Taxpayers’ cash ‘diverted to extremists’ in Syria

The government has suspended a foreign aid project after a BBC Panorama investigation found taxpayers’ cash was being diverted to extremists in Syria.

A UK government spokesman said it takes allegations of cooperation with terrorist groups ‘extremely seriously’.

Officers from a UK-backed police force in Syria have also been working with courts carrying out brutal sentences, the investigation found.

Adam Smith International (ASI), in charge of the project, said it strongly denies the allegations.

The Free Syrian Police (FSP) was set up following the uprise in Syria to bring law and order to parts of the country that were controlled by opposition forces. The project has been run by Adam Smith International since October 2014.

The project, which provides community policing to the rebel-held areas of Aleppo, Idlib and Daraa provinces, is funded by six donor countries, including Britain.

It is meant to be an unarmed civilian police force, and not cooperate with extremist groups, but Panorama found examples where that was not the case.

In its investigation, Panorama found: police cooperating with courts that carry out summary executions, including a case where two women were stoned to death; police being paid in cash and then being forced to hand over funds to an extremist group controlling the area; police officers being handpicked by an extremist group; and dead and fictions people on the police payroll.

ASI says the FSP is an unarmed community police force that brings the rule of law and safety to millions of people in a war-torn country.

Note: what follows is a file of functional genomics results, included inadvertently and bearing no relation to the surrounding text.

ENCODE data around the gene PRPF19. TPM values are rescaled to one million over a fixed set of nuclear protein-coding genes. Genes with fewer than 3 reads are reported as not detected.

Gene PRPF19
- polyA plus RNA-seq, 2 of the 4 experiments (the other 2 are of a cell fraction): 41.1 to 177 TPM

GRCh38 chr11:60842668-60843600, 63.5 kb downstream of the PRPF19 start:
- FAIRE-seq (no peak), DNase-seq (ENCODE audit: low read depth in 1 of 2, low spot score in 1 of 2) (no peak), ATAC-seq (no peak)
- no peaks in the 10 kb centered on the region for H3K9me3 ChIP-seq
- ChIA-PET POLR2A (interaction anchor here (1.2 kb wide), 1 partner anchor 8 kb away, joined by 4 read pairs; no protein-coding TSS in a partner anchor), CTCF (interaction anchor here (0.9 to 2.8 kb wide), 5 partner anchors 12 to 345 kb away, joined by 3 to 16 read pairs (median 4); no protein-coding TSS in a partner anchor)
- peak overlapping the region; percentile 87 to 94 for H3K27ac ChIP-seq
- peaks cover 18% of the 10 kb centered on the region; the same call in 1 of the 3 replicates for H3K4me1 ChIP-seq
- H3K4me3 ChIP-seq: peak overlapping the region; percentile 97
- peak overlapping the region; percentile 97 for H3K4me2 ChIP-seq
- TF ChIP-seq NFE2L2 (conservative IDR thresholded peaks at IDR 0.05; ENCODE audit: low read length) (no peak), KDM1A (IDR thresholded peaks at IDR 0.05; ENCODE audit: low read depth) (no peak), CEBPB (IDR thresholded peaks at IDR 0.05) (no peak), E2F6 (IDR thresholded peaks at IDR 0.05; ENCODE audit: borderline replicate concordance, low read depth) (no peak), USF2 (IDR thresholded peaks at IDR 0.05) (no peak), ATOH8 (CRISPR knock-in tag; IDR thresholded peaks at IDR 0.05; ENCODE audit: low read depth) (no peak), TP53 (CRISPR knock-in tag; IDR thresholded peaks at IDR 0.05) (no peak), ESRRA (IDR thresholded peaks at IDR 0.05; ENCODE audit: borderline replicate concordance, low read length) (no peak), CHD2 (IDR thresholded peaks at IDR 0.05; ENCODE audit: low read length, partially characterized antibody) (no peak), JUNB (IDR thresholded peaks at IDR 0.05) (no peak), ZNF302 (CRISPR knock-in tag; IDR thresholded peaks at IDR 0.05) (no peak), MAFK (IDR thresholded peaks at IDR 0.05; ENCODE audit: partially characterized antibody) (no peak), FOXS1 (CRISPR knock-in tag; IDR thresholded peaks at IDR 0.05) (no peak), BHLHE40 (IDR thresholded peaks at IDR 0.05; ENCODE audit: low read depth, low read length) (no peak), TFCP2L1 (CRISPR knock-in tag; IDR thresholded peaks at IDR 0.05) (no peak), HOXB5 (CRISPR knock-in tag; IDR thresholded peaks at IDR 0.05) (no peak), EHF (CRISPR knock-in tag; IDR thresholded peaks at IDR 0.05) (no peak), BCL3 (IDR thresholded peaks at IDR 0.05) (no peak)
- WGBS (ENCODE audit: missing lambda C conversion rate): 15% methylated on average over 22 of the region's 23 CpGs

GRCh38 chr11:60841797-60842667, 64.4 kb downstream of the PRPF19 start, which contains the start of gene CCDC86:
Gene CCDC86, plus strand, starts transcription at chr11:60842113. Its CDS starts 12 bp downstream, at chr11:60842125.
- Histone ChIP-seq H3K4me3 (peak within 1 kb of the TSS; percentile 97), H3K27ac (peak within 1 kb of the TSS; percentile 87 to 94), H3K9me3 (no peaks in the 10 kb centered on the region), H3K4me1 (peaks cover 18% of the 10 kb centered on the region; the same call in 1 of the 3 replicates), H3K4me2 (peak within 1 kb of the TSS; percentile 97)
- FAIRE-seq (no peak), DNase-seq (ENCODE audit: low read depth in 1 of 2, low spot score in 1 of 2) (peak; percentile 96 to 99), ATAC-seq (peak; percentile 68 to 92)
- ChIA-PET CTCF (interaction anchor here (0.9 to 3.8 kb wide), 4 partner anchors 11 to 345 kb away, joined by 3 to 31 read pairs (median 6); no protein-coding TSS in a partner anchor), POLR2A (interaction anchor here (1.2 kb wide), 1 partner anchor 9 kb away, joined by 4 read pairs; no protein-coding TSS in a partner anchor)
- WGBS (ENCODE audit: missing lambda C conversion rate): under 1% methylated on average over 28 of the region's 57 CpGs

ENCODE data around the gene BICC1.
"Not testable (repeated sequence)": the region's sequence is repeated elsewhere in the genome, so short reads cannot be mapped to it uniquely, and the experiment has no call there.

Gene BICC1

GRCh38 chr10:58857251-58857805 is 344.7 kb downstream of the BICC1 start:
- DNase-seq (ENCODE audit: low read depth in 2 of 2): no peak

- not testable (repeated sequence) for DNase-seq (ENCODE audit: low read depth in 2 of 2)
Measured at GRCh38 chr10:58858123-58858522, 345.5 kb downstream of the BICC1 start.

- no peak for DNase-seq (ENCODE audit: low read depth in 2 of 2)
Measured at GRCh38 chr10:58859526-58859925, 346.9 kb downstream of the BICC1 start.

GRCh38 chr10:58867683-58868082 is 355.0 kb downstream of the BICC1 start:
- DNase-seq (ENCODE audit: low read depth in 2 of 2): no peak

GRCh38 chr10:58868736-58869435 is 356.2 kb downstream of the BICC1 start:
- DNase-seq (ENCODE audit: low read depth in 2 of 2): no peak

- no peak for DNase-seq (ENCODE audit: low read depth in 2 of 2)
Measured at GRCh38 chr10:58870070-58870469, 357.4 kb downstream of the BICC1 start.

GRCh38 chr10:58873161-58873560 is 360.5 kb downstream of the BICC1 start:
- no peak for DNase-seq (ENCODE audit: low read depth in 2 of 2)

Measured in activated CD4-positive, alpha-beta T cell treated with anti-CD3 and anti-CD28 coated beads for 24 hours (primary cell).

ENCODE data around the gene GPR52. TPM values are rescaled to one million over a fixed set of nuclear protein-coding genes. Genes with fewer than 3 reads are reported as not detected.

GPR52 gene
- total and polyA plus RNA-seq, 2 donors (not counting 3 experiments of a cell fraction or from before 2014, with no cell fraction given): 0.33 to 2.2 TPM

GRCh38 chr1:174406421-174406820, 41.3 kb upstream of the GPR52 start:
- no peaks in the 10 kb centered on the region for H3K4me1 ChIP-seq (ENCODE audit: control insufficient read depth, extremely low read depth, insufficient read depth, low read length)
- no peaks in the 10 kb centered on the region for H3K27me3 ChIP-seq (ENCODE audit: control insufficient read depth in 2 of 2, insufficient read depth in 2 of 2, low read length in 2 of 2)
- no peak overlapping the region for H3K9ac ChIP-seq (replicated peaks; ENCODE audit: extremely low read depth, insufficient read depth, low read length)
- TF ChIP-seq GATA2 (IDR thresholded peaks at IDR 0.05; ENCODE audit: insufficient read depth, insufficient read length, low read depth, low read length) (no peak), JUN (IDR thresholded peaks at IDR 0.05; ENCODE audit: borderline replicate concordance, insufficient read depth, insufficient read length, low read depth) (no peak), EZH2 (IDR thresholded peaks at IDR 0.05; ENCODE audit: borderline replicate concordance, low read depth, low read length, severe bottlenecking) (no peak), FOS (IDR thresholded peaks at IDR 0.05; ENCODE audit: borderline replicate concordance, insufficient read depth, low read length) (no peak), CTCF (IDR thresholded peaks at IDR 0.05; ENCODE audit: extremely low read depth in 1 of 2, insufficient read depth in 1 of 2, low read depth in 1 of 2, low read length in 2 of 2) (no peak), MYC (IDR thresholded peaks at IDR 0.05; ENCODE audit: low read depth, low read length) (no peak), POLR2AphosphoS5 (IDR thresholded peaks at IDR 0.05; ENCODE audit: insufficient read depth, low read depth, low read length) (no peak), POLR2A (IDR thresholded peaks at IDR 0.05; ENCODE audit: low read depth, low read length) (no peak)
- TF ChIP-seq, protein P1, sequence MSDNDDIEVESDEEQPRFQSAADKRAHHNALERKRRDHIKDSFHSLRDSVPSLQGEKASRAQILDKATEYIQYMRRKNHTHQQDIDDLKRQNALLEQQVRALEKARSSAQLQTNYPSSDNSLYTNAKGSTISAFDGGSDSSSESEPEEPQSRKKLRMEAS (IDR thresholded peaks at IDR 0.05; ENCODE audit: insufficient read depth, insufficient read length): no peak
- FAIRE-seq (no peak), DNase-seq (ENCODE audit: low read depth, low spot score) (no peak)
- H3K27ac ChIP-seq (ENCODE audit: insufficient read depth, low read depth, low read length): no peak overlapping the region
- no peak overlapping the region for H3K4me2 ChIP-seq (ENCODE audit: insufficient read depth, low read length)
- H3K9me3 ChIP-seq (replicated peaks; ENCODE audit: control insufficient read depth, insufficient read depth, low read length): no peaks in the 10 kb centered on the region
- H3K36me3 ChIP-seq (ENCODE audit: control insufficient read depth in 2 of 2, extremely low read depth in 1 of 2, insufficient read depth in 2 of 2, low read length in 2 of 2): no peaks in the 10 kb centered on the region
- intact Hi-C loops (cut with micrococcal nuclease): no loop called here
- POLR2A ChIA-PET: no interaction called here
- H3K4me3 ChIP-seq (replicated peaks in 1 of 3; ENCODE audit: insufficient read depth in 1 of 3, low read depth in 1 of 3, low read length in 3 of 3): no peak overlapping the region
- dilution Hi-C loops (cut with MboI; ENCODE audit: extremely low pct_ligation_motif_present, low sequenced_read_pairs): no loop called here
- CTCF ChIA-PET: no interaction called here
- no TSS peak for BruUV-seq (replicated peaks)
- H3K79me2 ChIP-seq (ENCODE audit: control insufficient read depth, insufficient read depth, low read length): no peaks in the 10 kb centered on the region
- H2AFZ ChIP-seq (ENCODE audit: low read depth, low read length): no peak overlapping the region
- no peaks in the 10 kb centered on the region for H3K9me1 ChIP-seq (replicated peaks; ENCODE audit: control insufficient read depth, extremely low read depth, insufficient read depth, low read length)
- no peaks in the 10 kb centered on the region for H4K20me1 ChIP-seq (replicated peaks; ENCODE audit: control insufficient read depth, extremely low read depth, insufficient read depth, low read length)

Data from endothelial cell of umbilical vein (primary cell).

The company says it uses cash to fund the police because there is no practical alternative, and the British government is aware of this.

Panorama has obtained ASI documents that show dead and fictions people were on the police payroll.

An ASI spokesperson said: “We have managed taxpayers' money effectively to confront terrorism, bring security to Syrian communities and mitigate the considerable risks of operating in a war zone.

“ASI has managed the project successfully alongside our partner in an extremely challenging, high-risk environment under the close supervision of the Foreign and Commonwealth Office and five other governments.”

A UK government spokesperson said: “We take any allegations of co-operation with terrorist groups and of human rights abuses extremely seriously and the Foreign Office has suspended this programme while we investigate these allegations.

"We believe that such work in Syria is important to protect our national security interest but of course we reach this judgment carefully given that in such a challenging environment no activity is without risk.

"That's why all our programmes are designed carefully and subject to robust monitoring.”

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